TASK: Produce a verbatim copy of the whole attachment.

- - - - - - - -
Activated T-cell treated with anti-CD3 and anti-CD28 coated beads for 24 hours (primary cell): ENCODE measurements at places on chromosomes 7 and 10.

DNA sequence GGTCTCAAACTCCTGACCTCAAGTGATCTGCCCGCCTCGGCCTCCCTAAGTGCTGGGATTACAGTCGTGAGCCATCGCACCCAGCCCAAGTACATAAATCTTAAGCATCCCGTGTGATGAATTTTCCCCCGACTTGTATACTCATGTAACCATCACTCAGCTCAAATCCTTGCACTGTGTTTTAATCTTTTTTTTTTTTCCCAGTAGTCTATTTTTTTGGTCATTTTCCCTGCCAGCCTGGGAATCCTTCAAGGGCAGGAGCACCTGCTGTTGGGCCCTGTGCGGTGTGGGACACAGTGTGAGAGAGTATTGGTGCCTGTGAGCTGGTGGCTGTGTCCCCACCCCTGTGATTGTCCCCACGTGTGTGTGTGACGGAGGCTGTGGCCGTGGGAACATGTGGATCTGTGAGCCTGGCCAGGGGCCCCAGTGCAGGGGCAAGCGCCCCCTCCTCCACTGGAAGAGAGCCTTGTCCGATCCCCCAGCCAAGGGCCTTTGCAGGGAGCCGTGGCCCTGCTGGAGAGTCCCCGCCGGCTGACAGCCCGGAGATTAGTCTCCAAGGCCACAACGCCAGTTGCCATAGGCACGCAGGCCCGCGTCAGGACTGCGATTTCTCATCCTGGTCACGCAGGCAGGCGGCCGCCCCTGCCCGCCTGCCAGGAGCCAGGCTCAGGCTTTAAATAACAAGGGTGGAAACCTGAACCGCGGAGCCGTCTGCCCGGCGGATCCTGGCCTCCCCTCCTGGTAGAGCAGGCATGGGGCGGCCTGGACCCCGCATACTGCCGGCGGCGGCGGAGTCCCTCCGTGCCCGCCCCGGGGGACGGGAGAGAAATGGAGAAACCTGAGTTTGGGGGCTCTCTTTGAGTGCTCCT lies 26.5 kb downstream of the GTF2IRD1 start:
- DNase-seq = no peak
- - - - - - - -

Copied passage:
Activated T-cell treated with anti-CD3 and anti-CD28 coated beads for 24 hours (primary cell): ENCODE measurements at places on chromosomes 7 and 10.

DNA sequence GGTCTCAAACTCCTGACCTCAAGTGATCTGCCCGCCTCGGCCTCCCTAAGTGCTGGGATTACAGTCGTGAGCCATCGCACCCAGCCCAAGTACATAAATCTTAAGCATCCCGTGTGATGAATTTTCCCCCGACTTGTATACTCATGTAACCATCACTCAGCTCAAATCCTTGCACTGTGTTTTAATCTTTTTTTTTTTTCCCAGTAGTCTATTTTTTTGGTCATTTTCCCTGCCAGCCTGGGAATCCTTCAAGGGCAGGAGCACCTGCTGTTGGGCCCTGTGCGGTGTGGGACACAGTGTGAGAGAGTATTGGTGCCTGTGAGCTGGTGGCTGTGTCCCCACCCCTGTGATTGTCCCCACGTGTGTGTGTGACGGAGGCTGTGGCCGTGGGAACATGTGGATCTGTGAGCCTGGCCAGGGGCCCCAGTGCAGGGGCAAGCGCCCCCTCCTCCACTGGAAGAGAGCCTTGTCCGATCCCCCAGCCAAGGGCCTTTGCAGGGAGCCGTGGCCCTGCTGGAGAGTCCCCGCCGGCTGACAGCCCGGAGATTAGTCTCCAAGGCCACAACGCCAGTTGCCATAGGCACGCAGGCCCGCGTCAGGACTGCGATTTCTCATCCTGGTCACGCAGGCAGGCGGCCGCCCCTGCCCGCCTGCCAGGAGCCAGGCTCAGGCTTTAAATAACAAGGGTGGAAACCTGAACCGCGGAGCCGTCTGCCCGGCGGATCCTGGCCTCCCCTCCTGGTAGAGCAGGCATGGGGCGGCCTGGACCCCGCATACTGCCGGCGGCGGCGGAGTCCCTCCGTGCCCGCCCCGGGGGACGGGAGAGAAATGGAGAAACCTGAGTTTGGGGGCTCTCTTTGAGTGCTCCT lies 26.5 kb downstream of the GTF2IRD1 start:
- DNase-seq = no peak